April 9, 1992: Has there been a stronger debut on record than Snoop Dogg’s “Deep Cover” entrance? After leaving N.W.A. shortly after Ice Cube, Dre linked up with Suge Knight, The D.O.C. and Dick Griffey to form Death Row Records. The label’s first release was “Deep Cover” which featured Dre’s East Coast-inspired production with an eerie West Coast vibe, and a lanky rapper from Long Beach who sounded like the gangsta version of Slick Rick.
“Deep Cover” established Dre and Snoop as solo artists and Death Row as a record label to watch. Not long after, Death Row released The Chronic and Doggystyle in back-to-back years, with both albums hitting multiplatinum status and cementing them as the top dogs in the rap game.
Hot 97 radio station transitions to hip hop and R&B
1993: It’s hard to imagine now, but there was a time when Hot 97 was the radio station for hip hop music, much like The Source was the hip hop bible. In 1993, the station transitioned from playing dance and pop music to hip hop and R&B, around the same time the culture was exploding into the mainstream, thanks largely to Dre’s The Chronic.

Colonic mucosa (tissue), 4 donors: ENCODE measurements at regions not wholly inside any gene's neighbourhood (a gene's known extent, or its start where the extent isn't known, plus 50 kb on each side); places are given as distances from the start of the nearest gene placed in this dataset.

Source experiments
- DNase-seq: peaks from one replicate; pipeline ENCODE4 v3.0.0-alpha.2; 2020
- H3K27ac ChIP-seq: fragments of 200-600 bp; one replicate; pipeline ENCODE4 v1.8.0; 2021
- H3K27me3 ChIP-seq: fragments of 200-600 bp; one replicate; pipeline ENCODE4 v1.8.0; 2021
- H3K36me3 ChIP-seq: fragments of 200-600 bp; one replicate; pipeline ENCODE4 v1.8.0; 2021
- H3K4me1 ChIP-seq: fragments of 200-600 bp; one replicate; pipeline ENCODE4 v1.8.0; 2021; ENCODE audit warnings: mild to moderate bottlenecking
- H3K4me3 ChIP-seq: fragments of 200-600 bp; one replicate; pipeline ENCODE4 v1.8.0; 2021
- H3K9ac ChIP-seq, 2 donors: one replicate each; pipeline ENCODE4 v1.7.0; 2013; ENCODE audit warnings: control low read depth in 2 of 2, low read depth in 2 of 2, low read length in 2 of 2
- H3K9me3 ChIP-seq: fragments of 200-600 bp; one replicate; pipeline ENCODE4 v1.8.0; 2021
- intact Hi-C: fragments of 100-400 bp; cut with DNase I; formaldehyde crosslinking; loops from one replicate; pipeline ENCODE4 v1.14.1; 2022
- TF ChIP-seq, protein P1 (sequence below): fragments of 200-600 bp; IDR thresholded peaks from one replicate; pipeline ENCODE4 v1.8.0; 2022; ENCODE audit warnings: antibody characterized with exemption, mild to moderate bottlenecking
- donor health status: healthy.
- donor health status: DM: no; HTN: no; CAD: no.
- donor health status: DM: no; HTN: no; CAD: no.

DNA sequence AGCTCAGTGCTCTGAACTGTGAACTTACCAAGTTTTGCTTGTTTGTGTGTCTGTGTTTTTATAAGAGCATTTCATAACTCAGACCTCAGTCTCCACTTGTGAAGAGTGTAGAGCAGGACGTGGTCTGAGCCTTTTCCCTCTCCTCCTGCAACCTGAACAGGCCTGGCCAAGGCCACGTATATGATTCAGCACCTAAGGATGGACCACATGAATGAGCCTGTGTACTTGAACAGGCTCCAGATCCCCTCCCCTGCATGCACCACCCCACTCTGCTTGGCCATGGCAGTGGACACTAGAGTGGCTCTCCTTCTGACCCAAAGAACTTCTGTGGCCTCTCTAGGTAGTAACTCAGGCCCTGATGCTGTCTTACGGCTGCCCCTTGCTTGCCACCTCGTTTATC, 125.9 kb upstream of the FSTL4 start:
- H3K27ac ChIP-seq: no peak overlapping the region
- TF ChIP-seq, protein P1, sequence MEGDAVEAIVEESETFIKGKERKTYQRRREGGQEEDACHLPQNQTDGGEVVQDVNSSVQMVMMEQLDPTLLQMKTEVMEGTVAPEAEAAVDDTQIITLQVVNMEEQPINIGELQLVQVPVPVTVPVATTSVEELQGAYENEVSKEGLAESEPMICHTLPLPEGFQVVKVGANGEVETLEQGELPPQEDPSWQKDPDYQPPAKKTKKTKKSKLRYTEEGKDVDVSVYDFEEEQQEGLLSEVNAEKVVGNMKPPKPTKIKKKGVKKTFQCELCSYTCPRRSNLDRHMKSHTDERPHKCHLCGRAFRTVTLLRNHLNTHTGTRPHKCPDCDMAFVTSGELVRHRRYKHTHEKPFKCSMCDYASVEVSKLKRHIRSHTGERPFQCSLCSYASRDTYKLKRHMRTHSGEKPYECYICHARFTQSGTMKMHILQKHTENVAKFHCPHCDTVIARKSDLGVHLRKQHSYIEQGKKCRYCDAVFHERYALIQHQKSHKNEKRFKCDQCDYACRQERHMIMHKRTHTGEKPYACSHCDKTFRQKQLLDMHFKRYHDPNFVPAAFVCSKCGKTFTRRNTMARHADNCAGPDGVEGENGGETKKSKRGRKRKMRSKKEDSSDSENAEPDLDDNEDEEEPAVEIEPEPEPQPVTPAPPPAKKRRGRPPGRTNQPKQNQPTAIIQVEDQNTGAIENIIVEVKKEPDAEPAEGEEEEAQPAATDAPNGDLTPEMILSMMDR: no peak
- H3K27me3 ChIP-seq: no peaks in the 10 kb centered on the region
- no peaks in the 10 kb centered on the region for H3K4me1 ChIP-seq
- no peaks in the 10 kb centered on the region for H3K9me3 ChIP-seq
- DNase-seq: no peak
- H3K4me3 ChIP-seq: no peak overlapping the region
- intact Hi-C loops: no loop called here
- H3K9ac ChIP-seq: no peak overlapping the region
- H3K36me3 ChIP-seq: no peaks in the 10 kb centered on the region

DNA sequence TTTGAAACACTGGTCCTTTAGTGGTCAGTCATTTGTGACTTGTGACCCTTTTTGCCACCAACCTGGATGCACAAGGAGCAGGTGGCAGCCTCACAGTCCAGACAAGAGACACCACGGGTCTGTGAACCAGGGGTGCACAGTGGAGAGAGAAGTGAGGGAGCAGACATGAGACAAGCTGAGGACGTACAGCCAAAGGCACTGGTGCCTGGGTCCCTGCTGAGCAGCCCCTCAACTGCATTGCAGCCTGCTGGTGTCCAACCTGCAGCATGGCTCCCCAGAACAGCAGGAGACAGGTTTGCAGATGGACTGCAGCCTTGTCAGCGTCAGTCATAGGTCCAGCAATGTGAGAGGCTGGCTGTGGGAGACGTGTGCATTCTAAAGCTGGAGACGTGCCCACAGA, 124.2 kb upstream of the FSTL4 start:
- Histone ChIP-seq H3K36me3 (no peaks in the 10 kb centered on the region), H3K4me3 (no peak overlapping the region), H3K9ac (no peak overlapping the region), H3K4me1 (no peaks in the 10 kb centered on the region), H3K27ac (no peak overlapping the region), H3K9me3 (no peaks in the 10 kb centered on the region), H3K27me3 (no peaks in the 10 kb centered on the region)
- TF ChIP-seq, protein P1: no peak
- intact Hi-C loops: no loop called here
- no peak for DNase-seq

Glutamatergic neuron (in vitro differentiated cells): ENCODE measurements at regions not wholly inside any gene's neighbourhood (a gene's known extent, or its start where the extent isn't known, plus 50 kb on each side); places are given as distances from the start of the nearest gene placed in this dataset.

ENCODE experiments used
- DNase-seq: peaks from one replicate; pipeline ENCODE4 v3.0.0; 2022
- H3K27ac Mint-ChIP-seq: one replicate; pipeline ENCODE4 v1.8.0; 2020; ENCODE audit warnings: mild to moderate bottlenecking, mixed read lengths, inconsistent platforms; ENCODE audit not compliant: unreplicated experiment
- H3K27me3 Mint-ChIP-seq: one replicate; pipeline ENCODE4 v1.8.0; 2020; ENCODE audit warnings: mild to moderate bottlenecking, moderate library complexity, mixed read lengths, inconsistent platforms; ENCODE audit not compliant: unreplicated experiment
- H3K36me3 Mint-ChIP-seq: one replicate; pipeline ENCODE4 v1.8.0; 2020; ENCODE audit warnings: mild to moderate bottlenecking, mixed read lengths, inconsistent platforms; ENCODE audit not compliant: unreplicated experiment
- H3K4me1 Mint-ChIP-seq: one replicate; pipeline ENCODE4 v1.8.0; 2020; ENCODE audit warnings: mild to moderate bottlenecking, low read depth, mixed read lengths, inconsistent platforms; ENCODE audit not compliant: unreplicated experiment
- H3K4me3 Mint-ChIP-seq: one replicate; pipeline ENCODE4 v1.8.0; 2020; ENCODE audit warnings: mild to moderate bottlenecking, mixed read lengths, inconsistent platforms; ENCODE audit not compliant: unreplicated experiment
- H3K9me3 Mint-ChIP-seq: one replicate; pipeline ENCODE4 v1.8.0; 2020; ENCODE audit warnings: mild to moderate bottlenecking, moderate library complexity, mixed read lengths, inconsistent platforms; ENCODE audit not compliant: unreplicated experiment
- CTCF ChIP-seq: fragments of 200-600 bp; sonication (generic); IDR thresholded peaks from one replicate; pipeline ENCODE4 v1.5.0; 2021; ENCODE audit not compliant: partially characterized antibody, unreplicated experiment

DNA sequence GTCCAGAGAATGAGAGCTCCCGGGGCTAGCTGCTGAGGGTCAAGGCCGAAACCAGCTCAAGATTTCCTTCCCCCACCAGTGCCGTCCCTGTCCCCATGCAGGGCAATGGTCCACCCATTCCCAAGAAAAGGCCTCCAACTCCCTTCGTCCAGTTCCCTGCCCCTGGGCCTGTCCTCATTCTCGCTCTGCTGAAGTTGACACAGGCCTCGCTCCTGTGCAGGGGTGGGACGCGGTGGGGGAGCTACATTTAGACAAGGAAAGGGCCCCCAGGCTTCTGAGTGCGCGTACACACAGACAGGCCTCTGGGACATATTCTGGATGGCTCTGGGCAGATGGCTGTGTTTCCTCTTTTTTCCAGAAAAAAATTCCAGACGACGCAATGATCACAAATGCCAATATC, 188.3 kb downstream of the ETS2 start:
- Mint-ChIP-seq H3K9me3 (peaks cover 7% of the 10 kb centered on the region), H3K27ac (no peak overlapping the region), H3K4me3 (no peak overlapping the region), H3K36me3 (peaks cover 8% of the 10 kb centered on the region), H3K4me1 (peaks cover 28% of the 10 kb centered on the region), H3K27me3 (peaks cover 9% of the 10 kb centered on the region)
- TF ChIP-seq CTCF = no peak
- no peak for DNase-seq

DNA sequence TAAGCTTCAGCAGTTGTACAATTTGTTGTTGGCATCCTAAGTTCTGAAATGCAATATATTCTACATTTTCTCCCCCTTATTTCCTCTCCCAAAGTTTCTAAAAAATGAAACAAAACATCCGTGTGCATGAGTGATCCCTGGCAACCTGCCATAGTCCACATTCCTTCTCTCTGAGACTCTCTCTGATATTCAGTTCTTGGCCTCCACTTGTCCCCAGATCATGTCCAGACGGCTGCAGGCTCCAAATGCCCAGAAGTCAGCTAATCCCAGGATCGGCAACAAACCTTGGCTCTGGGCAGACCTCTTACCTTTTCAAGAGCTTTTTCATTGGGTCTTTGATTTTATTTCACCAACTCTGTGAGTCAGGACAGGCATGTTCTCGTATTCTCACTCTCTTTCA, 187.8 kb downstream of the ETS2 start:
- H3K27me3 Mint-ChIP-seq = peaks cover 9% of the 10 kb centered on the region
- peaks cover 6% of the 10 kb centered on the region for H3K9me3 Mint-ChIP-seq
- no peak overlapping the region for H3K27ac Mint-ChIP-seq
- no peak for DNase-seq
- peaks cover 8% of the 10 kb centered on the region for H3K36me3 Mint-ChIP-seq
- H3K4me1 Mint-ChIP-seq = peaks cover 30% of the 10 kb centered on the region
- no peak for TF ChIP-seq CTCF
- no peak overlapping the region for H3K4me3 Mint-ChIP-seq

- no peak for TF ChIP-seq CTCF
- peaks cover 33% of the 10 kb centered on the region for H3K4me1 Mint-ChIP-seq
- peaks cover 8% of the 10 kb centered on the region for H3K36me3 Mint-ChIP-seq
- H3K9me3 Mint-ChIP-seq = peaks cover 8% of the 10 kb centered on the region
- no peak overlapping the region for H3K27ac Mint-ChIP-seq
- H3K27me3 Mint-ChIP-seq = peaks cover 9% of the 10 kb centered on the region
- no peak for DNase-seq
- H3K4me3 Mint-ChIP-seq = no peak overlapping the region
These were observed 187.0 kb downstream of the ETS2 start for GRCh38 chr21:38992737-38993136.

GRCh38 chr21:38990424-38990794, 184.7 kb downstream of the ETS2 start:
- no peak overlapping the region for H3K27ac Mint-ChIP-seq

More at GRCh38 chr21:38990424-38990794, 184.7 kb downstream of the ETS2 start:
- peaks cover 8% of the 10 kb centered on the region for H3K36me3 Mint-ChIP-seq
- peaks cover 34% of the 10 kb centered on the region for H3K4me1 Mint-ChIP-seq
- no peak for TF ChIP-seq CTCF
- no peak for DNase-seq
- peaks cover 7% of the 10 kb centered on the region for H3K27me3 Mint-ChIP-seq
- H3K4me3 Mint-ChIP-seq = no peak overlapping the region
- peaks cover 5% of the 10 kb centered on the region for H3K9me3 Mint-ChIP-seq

Hot 97 evolved to become one of the most important platforms for showcasing hip hop culture, and was responsible for putting the spotlight on rap acts like Nas, Biggie and Wu-Tang. The station was also responsible for nurturing multiple generations of hip hop broadcasters, DJs and journalists like Funkmaster Flex, DJ Snuff, Angie Martinez, DJ Kay Slay, Ebro Darden, Peter Rosenberg, Cipha Sounds, Miss Info, DJ Mister Cee, Ralph McDaniels, DJ Whoo Kid and plenty others.
Wu-Tang Clan and A Tribe Called Quest drop on the same day
November 9, 1993: Has there been a greater release date than this? Two of the greatest hip hop albums of all time from two of the greatest rap groups of all time. To top it all off, Snoop dropped Doggystyle just a couple weeks later.